, Volume 41, Issue 4, pp 775–782 | Cite as

Accuracy and applicability of the revised WHO classification (2009) of dengue in children seen at a tertiary healthcare facility in northern India

  • D. Prasad
  • Chandrakanta Kumar
  • A. Jain
  • R. Kumar
Clinical and Epidemiological Study



Revised case definitions of dengue into dengue with/without warning signs (DWS/D) and severe dengue (SD) was proposed by the World Health Organization (WHO)/Tropical Disease Research (TDR) in 2009. To date, there has been no Indian study that has applied this classification.

Aims and objectives

To assess the accuracy and applicability of the revised WHO classification (2009) of dengue in children seen at a tertiary healthcare facility in India.

Materials and methods

Over a period of 1 year children from the pediatric ward and Out Patient Department (OPD) of the King George Medical University Hospital, Lucknow were enrolled in the study according to predefined criteria and tested for dengue. Each dengue-positive patient was classified according to both the older system [dengue fever (DF), dengue hemorrhagic fever (DHF), and dengue shock syndrome (DSS)] and the new system (D, DWS, and SD). The severity of dengue was compared to the level of treatment received.


A total of 56 patients tested positive for dengue—51 from the pediatric ward and five from the OPD. According to the older WHO classification, 42 (75 %) patients were classified as DF and 13 (23.2 %) as DHF/DSS; one patient was unclassifiable. Five patients (8.9 %) received level 1 treatment, ten (17.8 %) received level 2 treatment, and 41 (73.2 %) received level 3 treatment. According to the new WHO/TDR classification, 46 (82.1 %) patients were classified as SD, nine (16 %) as DWS, and only one (1.7 %) as D. Many of the severe manifestations (encephalopathy, shock, mucosal bleed, platelet count <20,000, respiratory distress, liver enzymes >1,000 U/L) were seen in patients who were classified as DF according to old classification, whereas these patients were mostly classified as SD by the new classification. Sensitivity of the older and new classifications was 24.8 and 98 %, respectively.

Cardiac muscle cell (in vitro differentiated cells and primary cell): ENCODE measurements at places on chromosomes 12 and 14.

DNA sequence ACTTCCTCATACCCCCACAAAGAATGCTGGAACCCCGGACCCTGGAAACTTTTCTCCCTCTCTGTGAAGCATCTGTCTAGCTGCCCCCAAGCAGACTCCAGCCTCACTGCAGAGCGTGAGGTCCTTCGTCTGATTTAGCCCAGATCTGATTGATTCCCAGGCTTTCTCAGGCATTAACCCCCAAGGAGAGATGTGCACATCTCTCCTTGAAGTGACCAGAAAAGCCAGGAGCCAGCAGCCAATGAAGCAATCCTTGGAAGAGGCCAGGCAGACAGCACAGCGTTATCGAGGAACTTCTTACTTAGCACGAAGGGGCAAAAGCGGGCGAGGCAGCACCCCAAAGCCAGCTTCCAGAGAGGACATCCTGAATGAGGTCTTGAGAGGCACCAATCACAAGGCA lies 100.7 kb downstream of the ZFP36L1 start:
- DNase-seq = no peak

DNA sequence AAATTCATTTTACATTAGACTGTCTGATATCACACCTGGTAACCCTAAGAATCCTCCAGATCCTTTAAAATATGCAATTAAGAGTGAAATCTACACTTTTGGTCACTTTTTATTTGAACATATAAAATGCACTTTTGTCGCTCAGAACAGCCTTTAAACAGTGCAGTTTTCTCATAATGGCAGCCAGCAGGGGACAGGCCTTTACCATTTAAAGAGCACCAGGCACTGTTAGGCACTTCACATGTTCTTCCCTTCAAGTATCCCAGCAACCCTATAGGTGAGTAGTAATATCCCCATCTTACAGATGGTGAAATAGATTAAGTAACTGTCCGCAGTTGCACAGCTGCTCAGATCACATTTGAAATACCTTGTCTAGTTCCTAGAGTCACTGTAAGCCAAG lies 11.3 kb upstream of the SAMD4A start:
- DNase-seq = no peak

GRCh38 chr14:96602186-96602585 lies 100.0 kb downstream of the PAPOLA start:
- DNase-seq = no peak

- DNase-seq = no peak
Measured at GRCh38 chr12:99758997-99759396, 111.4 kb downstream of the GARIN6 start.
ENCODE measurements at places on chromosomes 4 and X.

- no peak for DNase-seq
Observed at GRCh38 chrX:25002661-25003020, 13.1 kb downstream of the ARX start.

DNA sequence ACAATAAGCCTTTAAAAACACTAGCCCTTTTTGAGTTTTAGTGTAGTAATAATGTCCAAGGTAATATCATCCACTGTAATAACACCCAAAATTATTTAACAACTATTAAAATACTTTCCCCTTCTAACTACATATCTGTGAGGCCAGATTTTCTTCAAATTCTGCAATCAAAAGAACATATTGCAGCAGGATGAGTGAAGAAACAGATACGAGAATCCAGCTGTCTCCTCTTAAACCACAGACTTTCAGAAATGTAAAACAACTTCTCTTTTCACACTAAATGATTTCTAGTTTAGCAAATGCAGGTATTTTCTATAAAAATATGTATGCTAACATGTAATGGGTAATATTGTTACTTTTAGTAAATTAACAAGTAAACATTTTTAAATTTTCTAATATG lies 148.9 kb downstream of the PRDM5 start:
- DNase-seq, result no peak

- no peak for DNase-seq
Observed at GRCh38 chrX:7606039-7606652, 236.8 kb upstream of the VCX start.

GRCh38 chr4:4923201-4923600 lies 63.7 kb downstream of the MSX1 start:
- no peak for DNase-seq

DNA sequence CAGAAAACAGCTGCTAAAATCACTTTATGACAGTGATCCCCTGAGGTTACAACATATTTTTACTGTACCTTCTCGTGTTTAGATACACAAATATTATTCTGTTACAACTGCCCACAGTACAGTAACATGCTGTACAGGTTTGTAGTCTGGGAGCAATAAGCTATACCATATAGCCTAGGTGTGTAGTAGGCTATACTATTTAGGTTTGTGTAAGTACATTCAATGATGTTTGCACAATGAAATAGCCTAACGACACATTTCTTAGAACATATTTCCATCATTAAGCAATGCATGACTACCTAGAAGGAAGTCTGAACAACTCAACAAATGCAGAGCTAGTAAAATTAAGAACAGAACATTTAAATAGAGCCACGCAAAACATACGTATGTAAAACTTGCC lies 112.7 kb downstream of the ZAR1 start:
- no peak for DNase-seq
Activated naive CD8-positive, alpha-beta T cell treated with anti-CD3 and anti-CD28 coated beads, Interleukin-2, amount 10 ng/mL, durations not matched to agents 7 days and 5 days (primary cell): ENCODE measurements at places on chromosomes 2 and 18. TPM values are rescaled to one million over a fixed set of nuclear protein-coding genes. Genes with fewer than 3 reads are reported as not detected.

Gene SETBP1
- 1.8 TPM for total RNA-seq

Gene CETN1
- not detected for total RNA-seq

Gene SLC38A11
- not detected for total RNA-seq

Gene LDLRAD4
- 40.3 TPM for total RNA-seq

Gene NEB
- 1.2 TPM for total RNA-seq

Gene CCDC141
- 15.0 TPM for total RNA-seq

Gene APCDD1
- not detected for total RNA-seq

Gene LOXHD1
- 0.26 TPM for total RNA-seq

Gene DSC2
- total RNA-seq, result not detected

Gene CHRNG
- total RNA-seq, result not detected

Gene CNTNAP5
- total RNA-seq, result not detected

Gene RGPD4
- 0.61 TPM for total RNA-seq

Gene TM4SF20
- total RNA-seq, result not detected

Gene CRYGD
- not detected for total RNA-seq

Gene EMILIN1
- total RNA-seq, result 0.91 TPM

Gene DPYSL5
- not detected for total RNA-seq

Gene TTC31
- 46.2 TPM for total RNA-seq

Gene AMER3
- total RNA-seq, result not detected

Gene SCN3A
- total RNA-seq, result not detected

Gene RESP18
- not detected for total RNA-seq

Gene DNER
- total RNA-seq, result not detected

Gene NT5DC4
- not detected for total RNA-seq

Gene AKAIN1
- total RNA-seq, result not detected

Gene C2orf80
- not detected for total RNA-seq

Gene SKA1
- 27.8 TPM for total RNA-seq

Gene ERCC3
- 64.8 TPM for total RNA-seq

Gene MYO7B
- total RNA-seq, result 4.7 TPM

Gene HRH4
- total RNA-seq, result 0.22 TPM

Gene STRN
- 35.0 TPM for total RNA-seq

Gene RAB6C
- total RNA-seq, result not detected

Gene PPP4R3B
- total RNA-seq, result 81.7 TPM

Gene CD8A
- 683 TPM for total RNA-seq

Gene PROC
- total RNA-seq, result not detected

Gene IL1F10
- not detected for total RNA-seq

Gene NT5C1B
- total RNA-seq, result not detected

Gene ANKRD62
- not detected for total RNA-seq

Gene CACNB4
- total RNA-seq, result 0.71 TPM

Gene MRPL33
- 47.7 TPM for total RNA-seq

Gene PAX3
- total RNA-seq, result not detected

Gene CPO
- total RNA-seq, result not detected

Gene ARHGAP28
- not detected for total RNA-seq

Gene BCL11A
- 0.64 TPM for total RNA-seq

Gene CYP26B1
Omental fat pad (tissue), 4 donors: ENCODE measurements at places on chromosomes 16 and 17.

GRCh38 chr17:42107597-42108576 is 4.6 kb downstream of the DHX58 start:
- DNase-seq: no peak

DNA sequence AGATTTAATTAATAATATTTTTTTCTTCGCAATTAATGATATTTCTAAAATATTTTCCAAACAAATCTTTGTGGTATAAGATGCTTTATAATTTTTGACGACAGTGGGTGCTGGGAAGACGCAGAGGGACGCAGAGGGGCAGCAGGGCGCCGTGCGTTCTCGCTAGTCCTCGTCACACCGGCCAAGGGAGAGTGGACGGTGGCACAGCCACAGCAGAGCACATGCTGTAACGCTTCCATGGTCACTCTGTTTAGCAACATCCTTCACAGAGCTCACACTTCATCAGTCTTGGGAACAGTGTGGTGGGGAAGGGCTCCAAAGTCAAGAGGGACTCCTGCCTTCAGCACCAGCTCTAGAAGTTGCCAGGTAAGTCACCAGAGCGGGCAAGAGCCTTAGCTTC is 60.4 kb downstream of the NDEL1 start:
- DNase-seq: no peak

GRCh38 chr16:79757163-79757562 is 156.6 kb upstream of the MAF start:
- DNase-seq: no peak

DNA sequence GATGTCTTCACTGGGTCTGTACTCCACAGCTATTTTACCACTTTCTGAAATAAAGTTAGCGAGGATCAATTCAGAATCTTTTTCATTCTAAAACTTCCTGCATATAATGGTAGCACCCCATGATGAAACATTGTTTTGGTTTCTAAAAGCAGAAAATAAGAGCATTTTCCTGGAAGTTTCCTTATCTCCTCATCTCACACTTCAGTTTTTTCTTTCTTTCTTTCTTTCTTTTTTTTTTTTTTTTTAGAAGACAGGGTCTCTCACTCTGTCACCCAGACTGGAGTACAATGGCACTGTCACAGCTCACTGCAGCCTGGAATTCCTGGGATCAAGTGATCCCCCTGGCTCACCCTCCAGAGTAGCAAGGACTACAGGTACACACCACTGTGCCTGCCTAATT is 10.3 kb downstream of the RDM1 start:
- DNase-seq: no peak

The revised WHO/TDR (2009) classification has very high sensitivity for identifying severe dengue and is easy to apply.


Dengue Classification Applicability Accuracy Severe dengue 


Conflict of interest


Ethical standard

The study had the approval of Ethics committee of KG Medical University; written informed consent was obtained from patients’ parents.


  1. 1.
    Gubler DJ. Dengue and dengue hemorrhagic fever. Clin Microbiol Rev. 1998;11:480–96.PubMedGoogle Scholar
  2. 2.
    Halstead SB. The XXth century dengue pandemic: need for surveillance and research. World Health Stat Q. 1992;45:292–8.PubMedGoogle Scholar
  3. 3.
    Gubler DJ. Dengue. In: Monath FTP (ed) Epidemiology of arthropod-borne viral diseases. Boca Raton: CRC Press; 1988. p 223–60.Google Scholar
  4. 4.
    World Health Organization. Dengue haemorrhagic fever diagnosis, treatment, prevention and control. Geneva: WHO; 1997. p. 1–84.Google Scholar
  5. 5.
    Bandopadhyay S, Lum LCS, Kroeger A. Classifying dengue: a review of the difficulties in using the WHO case classification for dengue haemorrhagic fever. Trop Med Int Health. 2006;11(8):1238–55.CrossRefGoogle Scholar
  6. 6.